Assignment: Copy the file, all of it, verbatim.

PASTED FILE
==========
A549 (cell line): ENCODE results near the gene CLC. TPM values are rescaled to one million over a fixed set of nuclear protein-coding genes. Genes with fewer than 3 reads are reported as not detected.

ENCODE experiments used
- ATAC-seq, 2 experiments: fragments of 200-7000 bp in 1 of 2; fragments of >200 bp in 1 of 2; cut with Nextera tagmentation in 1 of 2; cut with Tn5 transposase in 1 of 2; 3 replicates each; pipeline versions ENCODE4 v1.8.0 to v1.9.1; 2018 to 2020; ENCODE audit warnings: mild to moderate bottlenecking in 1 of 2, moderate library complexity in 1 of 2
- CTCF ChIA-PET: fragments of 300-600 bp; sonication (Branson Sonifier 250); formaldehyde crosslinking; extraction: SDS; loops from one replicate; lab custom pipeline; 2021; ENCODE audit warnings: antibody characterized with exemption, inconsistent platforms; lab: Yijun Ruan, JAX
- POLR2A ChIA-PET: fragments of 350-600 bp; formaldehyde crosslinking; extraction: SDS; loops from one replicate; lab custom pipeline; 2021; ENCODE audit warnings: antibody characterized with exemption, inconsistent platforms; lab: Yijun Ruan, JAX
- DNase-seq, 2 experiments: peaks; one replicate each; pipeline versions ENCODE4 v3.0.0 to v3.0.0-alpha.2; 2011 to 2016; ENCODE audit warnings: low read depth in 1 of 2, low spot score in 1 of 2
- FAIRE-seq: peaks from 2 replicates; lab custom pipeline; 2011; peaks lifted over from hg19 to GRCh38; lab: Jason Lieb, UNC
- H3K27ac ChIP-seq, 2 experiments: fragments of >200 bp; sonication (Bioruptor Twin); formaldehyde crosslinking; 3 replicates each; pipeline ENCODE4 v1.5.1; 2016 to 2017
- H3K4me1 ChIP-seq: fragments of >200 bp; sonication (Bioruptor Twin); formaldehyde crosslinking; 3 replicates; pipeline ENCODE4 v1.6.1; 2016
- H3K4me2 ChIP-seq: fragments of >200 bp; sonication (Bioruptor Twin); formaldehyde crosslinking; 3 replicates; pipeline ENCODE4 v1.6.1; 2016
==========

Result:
A549 (cell line): ENCODE results near the gene CLC. TPM values are rescaled to one million over a fixed set of nuclear protein-coding genes. Genes with fewer than 3 reads are reported as not detected.

ENCODE experiments used
- ATAC-seq, 2 experiments: fragments of 200-7000 bp in 1 of 2; fragments of >200 bp in 1 of 2; cut with Nextera tagmentation in 1 of 2; cut with Tn5 transposase in 1 of 2; 3 replicates each; pipeline versions ENCODE4 v1.8.0 to v1.9.1; 2018 to 2020; ENCODE audit warnings: mild to moderate bottlenecking in 1 of 2, moderate library complexity in 1 of 2
- CTCF ChIA-PET: fragments of 300-600 bp; sonication (Branson Sonifier 250); formaldehyde crosslinking; extraction: SDS; loops from one replicate; lab custom pipeline; 2021; ENCODE audit warnings: antibody characterized with exemption, inconsistent platforms; lab: Yijun Ruan, JAX
- POLR2A ChIA-PET: fragments of 350-600 bp; formaldehyde crosslinking; extraction: SDS; loops from one replicate; lab custom pipeline; 2021; ENCODE audit warnings: antibody characterized with exemption, inconsistent platforms; lab: Yijun Ruan, JAX
- DNase-seq, 2 experiments: peaks; one replicate each; pipeline versions ENCODE4 v3.0.0 to v3.0.0-alpha.2; 2011 to 2016; ENCODE audit warnings: low read depth in 1 of 2, low spot score in 1 of 2
- FAIRE-seq: peaks from 2 replicates; lab custom pipeline; 2011; peaks lifted over from hg19 to GRCh38; lab: Jason Lieb, UNC
- H3K27ac ChIP-seq, 2 experiments: fragments of >200 bp; sonication (Bioruptor Twin); formaldehyde crosslinking; 3 replicates each; pipeline ENCODE4 v1.5.1; 2016 to 2017
- H3K4me1 ChIP-seq: fragments of >200 bp; sonication (Bioruptor Twin); formaldehyde crosslinking; 3 replicates; pipeline ENCODE4 v1.6.1; 2016
- H3K4me2 ChIP-seq: fragments of >200 bp; sonication (Bioruptor Twin); formaldehyde crosslinking; 3 replicates; pipeline ENCODE4 v1.6.1; 2016